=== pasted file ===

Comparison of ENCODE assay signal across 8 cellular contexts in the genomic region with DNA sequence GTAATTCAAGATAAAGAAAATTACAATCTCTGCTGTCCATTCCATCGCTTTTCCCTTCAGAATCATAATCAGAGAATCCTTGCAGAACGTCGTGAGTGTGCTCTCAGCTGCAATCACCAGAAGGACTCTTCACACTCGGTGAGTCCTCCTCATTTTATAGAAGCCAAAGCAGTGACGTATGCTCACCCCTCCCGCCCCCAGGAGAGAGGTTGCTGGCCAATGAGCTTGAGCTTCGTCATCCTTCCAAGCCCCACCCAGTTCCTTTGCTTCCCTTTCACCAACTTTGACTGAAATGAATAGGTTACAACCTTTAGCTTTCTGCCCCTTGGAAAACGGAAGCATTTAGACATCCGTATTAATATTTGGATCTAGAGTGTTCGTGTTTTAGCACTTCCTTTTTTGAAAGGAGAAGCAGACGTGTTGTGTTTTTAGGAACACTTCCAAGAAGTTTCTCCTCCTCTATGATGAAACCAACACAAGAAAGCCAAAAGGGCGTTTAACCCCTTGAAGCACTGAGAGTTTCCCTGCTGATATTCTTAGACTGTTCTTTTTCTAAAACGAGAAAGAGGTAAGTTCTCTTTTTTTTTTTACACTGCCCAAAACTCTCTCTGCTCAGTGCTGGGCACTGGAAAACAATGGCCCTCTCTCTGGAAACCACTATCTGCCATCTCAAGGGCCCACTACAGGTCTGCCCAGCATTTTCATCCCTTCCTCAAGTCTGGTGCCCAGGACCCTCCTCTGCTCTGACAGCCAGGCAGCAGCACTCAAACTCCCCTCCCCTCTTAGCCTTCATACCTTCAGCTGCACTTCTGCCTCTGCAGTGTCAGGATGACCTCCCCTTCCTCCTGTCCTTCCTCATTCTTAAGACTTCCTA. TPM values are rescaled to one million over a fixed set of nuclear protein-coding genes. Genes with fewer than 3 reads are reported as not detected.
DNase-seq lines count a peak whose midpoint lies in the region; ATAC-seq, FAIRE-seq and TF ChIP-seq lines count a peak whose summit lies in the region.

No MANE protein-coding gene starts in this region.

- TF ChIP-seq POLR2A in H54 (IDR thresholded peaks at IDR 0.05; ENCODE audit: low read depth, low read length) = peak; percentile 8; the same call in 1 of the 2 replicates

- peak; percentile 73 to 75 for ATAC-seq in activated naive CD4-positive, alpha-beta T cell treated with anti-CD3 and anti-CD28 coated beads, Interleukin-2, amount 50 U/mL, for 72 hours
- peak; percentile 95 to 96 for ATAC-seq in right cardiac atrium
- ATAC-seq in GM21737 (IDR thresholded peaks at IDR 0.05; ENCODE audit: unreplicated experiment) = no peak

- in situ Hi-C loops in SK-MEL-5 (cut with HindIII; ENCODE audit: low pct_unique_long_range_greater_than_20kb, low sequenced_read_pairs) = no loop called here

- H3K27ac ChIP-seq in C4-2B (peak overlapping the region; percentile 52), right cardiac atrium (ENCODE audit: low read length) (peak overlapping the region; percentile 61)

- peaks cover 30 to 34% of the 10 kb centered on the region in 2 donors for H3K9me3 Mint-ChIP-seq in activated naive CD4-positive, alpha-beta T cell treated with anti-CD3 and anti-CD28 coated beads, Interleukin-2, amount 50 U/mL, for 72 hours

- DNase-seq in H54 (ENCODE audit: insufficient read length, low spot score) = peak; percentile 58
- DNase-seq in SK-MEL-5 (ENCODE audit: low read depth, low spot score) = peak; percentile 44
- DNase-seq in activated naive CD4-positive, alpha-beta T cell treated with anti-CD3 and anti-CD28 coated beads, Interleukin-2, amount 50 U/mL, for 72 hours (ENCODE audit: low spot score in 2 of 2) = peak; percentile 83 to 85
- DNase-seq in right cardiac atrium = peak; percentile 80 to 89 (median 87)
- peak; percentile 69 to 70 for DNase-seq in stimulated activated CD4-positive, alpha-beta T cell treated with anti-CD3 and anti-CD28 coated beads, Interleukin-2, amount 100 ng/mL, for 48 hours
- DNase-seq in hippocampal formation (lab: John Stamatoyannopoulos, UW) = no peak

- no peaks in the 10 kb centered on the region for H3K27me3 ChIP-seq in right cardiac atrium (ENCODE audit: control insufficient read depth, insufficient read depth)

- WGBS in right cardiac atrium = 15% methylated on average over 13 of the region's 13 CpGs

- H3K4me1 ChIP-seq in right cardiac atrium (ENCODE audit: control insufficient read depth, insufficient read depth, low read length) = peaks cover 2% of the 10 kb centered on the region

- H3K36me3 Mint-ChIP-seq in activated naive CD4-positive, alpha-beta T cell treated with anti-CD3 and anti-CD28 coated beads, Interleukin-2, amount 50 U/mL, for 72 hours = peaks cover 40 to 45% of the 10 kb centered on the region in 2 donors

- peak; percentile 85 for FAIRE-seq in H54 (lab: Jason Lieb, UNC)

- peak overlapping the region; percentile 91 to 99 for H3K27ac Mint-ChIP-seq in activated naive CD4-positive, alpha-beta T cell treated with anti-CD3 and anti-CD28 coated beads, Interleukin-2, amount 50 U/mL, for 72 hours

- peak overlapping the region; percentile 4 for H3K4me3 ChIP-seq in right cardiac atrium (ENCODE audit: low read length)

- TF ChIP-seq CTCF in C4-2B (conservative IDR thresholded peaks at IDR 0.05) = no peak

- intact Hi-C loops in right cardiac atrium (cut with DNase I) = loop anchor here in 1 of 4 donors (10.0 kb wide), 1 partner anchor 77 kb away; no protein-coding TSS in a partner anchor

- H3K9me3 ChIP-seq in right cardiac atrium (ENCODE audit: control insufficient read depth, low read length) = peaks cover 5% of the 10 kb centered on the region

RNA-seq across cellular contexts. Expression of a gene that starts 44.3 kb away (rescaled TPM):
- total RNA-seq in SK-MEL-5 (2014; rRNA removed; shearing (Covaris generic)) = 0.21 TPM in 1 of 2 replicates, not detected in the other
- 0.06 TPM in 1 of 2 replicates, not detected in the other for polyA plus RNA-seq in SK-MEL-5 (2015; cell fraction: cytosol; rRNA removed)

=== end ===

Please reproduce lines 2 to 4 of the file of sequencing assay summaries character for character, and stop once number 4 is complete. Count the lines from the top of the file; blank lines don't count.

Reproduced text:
DNase-seq lines count a peak whose midpoint lies in the region; ATAC-seq, FAIRE-seq and TF ChIP-seq lines count a peak whose summit lies in the region.

No MANE protein-coding gene starts in this region.

- TF ChIP-seq POLR2A in H54 (IDR thresholded peaks at IDR 0.05; ENCODE audit: low read depth, low read length) = peak; percentile 8; the same call in 1 of the 2 replicates